Designer stubble, on the other hand, is sported by debonair gents like myself. It lends us an air of sophistication and mystery, and hints at a freedom from daily shaving not enjoyed by the average cubicle jockey.

All this takes work. I rub a Philips trimmer over my grizzled visage once a week, taking care to shave the neck very close (this is the only real difference between designer and slob). It’s quite an effort, with all the changing of cut depth to perfectly sculpt the results.

Which is why I now have half an eye on this Remington Touch Control Beard and Stubble Trimmer. Sure, “shaving” once a week is lazy enough, but to do it without pressing any buttons or turning any dials? Heaven.

The Remington also sports self-sharpening titanium blades, charges via USB (actually kind of useless in the bathroom), a motorized comb (sounds dangerous) and — most importantly — can cut at a ridiculous 175 different lengths: from 0.4 to 18mm. This makes my Philips, which runs from 1-18mm in huge 1mm steps, seem like I’m scraping my face with a flint.

On the other hand, my trimmer has a built-in vacuum cleaner which minimizes cleanup.

The Touch Control Beard and Stubble Trimmer is available now. Don’t be a slob.

Touch Control Beard and Stubble Trimmer [Remington via Andrew Liszewski]

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Kickstand Desk Lets You Ride Your Bike at Work

With the Kickstand desk, you can commute to work, even if you work at home

It might not offer the simple good looks of the Pit-In, the drive-in desk for bikes we saw back in March, but the Kickstand desk is both more practical (it has a bigger top) and more available (you can actually buy one).

The Kickstand desk caters to those obsessive multi-taskers who want to exercise and work at the same time. Less goofy than a treadmill desk, the Kickstand is tall enough to fit your bike underneath, and sturdy enough that it won’t wobble as you pedal.

Why not just use a regular stand-up desk, you ask? Because the Kickstand has a sliding top to let you reach the handlebars or change gears. Then again, the Kickstand starts at $2,500 ($2,750 is you choose a glass top over the standard wood), so you might not mind losing a little convenience to save money.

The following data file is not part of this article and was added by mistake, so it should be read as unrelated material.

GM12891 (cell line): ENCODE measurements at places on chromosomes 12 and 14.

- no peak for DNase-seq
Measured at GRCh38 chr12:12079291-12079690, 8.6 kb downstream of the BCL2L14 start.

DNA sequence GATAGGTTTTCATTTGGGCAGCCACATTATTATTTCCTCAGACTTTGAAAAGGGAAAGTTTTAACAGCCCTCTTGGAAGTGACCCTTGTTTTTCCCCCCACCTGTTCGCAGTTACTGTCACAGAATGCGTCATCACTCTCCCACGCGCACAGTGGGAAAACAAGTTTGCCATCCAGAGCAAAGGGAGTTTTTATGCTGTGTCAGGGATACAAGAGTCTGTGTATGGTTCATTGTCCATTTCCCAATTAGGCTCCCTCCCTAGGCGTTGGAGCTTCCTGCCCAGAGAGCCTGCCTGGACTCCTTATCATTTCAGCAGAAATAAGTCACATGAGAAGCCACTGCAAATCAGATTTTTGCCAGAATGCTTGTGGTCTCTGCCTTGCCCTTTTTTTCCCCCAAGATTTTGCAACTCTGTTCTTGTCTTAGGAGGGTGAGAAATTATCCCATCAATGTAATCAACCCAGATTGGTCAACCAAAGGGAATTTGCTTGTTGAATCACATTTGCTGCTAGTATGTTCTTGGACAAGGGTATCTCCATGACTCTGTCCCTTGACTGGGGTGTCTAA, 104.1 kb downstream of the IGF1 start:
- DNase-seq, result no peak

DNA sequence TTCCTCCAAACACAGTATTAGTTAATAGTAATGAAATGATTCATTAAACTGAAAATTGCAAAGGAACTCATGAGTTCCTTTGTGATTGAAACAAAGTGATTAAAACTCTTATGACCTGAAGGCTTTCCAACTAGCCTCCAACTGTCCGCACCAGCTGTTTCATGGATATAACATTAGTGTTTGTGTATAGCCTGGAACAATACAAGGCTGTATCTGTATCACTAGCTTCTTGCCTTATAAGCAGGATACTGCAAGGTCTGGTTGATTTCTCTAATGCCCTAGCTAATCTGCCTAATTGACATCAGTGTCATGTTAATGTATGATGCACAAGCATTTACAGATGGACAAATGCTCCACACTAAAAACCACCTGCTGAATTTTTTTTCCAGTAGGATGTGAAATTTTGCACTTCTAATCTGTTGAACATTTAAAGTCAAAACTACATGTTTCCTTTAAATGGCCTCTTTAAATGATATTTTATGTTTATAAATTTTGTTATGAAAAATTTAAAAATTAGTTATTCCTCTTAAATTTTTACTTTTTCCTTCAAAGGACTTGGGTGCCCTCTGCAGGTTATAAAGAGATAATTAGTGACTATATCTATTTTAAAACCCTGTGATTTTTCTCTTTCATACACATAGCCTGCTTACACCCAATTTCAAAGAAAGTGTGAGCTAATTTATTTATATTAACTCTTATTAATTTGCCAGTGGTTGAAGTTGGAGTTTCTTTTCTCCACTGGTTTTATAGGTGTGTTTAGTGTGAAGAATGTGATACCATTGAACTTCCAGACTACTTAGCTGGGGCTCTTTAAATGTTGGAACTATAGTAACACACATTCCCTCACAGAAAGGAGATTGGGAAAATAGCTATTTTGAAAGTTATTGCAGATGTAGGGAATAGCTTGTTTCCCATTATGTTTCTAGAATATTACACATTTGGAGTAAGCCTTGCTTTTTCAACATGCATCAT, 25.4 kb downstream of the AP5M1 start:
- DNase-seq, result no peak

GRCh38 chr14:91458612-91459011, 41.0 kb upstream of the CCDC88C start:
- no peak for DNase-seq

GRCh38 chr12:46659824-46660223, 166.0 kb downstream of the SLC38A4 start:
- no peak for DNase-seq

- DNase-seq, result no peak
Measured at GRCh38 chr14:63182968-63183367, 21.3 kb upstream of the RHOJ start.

I’d skip it altogether. My current setup of a bar stool and an ironing board might not be ideal — my back aches and I can’t feel my fingers anymore — but if I had $2,500 I’d be spending it on a bike and actually taking it outdoors.

Kickstand desk product page [Kickstand Furniture via Bike Biz]

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BagPed, a Chair for Your Bag. Seriously

The BagPed. It’s hard to conceive of a more pointless product

This is the BagPed, from Workiture, and the most surprising thing about it is that it actually exists. What is it? A stand for your bag.

That’s right. You get into work, you stow your fixed-gear bike at the in-office bike rack and you head to your desk. Once there, you no longer have to put your bag on the perfectly clean and smooth floor, or even a spare corner of your desk. No, with the BagPed, your messenger satchel finally has a place to call home.

Yes, it is as ridiculous as it seems. The BagPed is made from one-eighth-inch cold-rolled steel, and is powder-coated in one of four dull colors. There is also a small (optional) wool or polyester shelf slung beneath the main platform for whatever other junk you brought to work.